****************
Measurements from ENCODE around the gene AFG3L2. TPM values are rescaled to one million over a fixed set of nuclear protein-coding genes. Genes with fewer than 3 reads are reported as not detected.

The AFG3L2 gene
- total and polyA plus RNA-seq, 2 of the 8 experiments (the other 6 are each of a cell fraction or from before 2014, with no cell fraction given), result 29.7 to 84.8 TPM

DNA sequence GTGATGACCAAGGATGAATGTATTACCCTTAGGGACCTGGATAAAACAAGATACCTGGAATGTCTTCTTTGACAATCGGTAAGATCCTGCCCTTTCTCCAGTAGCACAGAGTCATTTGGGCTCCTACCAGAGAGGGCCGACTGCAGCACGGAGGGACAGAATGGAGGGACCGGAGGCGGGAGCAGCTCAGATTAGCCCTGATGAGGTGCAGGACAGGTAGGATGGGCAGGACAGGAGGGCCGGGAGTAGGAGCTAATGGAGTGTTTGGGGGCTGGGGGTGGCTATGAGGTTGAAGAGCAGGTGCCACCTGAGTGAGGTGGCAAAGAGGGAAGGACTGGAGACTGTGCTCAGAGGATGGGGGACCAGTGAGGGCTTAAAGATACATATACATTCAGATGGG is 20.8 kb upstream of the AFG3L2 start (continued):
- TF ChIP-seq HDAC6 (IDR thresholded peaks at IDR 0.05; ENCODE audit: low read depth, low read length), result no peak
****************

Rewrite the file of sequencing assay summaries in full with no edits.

Measurements from ENCODE around the gene AFG3L2. TPM values are rescaled to one million over a fixed set of nuclear protein-coding genes. Genes with fewer than 3 reads are reported as not detected.

The AFG3L2 gene
- total and polyA plus RNA-seq, 2 of the 8 experiments (the other 6 are each of a cell fraction or from before 2014, with no cell fraction given), result 29.7 to 84.8 TPM

DNA sequence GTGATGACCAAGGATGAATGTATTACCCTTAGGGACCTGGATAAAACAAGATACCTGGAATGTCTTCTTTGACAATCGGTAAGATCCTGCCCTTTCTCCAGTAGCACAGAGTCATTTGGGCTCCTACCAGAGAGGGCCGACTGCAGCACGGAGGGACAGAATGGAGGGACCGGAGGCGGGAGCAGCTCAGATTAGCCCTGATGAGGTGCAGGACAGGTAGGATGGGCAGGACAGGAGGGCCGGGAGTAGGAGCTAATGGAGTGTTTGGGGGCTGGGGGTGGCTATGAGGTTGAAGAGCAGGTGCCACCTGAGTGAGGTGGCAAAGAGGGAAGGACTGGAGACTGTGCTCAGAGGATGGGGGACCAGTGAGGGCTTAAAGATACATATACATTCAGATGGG is 20.8 kb upstream of the AFG3L2 start (continued):
- TF ChIP-seq HDAC6 (IDR thresholded peaks at IDR 0.05; ENCODE audit: low read depth, low read length), result no peak